Leaving a job doesn't necessarily mean you must close your pension account, but it's a quick method to get your money out in one lump sum. If you take out any money before retirement, you are going to have to pay fees and taxes associated with the account closure. The company that services the pension immediately takes out a portion of the money, and then you must pay taxes on the entire amount by the yearly tax deadline.
Speak to the Human Resources personnel at your office to discuss your job termination. Some companies like to do an exit interview and have you sign papers. Ask for your pension records if you did not keep track of your monthly statements. Most likely, your company has a financial institution manage the pension accounts.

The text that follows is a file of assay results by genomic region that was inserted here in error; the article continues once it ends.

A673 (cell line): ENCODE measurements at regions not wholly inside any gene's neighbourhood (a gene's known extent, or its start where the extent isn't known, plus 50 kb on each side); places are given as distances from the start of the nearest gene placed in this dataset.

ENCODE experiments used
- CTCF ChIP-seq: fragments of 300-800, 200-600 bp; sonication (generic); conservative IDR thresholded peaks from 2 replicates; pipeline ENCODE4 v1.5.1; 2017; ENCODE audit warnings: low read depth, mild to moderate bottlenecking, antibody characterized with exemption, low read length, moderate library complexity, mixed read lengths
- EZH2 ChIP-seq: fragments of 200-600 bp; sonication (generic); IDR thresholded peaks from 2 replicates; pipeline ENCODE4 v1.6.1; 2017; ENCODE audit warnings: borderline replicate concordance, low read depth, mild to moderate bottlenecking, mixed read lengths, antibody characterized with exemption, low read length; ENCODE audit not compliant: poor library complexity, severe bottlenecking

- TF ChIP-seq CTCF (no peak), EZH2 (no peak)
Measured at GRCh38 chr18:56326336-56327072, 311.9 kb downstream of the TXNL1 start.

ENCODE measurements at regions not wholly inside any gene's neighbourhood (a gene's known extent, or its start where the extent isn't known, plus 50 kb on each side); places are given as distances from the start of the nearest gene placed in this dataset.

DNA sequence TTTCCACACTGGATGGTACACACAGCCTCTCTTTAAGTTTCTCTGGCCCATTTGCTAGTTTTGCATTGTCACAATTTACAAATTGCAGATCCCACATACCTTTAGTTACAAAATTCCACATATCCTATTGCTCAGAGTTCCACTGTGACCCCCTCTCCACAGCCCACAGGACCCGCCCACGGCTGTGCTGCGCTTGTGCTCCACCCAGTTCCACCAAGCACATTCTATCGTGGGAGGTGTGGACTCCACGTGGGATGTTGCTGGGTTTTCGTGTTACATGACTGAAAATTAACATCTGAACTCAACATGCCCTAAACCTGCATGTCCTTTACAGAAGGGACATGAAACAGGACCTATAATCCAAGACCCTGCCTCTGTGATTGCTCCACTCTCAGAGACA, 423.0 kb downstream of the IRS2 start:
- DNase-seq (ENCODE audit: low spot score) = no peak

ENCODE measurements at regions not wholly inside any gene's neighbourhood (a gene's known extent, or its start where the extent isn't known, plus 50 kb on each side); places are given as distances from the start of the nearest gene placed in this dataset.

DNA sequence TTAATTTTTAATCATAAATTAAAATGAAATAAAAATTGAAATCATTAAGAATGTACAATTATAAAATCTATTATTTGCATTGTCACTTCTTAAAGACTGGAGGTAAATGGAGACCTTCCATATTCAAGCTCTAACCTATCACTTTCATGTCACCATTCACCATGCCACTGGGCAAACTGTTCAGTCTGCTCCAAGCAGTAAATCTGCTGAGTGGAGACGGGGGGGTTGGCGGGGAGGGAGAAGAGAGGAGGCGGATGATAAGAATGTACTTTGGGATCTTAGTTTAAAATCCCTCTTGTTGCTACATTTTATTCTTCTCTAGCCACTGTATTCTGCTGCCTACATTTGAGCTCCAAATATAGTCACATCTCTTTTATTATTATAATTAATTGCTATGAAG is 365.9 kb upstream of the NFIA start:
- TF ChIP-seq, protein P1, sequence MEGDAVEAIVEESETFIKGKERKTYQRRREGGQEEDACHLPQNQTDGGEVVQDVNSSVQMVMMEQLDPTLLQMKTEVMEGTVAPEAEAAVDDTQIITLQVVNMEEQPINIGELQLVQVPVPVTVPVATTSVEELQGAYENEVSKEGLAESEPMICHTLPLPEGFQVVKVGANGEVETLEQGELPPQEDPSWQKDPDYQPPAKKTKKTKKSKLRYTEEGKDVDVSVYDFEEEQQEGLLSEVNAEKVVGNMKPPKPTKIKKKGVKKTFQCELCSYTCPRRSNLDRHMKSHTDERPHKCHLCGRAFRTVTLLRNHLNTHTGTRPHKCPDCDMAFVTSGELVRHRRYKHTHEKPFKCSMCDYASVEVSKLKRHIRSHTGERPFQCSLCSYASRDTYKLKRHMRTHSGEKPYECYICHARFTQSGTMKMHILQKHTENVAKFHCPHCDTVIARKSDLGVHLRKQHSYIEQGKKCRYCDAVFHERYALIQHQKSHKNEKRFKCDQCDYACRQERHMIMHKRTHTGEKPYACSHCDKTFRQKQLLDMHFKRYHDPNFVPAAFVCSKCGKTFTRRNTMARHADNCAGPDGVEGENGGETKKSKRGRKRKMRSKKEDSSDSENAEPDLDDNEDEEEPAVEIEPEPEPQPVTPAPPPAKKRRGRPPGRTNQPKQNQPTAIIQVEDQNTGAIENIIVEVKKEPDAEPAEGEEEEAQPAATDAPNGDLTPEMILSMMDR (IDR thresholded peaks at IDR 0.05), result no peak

Call the company that manages your office's pension plans. Ask about the fees associated with closing a pension account. There may be ways to avoid them, especially if you roll over your balance into a new account.
Ask the company representative to close your account and send you the total amount as a check. Some pension-plan administrators ask you to wait until you have been separated from your job for a certain amount of time.
Wait to receive a check in the mail from the pension-servicing company. The check should be written for the balance in your account on the day you closed it, minus any fees. You will also receive a statement from the company that details your account activity.
Report the pension money as income on your tax forms. You might have to pay as much as 10 percent of your pension balance in taxes.
- Some financial institutions do not charge fees if you close your account during a rollover period.
- Keith Brofsky/Photodisc/Getty Images